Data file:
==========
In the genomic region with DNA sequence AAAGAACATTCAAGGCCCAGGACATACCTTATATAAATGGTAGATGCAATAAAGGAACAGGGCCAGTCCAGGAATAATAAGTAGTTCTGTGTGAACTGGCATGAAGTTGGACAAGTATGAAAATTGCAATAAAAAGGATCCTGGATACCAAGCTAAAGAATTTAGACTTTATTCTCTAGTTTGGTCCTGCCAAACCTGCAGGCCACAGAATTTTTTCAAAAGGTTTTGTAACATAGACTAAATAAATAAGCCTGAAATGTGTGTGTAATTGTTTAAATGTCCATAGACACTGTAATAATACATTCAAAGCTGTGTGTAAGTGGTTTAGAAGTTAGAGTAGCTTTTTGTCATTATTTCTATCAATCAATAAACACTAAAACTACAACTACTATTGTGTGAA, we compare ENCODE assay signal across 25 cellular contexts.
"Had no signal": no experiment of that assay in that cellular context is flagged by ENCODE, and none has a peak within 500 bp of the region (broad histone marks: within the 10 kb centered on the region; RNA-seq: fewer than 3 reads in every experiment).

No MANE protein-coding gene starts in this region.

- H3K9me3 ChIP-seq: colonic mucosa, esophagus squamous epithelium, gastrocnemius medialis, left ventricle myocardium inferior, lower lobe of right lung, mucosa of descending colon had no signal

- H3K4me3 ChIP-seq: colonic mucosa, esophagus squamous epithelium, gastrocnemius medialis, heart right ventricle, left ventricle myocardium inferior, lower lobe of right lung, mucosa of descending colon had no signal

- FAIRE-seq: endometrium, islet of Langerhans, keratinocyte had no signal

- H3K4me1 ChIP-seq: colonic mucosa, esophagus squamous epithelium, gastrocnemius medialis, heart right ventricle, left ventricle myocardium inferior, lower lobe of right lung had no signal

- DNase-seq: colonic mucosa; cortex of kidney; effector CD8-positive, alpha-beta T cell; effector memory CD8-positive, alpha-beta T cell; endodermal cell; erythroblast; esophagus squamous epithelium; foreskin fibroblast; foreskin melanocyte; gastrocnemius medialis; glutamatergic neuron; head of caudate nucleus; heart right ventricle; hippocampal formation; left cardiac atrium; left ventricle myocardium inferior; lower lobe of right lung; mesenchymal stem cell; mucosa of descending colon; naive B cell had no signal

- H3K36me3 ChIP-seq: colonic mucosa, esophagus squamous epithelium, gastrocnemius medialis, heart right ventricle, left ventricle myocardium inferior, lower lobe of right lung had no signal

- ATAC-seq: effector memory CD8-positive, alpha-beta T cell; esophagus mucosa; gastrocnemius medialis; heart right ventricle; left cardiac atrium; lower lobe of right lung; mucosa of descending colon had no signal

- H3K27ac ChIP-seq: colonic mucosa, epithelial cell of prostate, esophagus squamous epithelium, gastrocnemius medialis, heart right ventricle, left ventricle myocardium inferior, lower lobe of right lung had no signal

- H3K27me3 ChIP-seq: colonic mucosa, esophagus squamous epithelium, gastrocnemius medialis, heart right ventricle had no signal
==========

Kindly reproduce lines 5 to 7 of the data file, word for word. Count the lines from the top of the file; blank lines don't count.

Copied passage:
- H3K4me3 ChIP-seq: colonic mucosa, esophagus squamous epithelium, gastrocnemius medialis, heart right ventricle, left ventricle myocardium inferior, lower lobe of right lung, mucosa of descending colon had no signal

- FAIRE-seq: endometrium, islet of Langerhans, keratinocyte had no signal

- H3K4me1 ChIP-seq: colonic mucosa, esophagus squamous epithelium, gastrocnemius medialis, heart right ventricle, left ventricle myocardium inferior, lower lobe of right lung had no signal